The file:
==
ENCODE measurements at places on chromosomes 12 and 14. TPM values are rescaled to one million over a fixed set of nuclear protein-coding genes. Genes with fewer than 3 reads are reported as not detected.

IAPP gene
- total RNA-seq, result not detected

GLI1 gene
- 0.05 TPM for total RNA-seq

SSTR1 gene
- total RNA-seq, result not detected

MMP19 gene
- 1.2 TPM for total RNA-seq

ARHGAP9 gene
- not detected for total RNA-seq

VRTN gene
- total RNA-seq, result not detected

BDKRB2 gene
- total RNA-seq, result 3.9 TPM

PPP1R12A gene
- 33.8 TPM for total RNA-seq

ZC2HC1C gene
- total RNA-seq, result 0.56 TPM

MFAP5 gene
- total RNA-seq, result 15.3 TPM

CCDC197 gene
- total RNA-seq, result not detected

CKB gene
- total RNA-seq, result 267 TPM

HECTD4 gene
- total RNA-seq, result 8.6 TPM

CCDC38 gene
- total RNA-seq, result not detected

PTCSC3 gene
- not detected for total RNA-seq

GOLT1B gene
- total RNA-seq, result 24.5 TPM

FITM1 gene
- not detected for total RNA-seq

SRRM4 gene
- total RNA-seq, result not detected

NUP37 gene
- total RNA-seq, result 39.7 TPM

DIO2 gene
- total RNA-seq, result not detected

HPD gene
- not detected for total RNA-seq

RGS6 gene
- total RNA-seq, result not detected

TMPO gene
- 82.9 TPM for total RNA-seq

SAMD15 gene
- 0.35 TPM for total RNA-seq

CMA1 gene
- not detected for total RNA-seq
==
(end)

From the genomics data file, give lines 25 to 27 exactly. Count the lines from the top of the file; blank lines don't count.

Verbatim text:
- total RNA-seq, result 267 TPM

HECTD4 gene
- total RNA-seq, result 8.6 TPM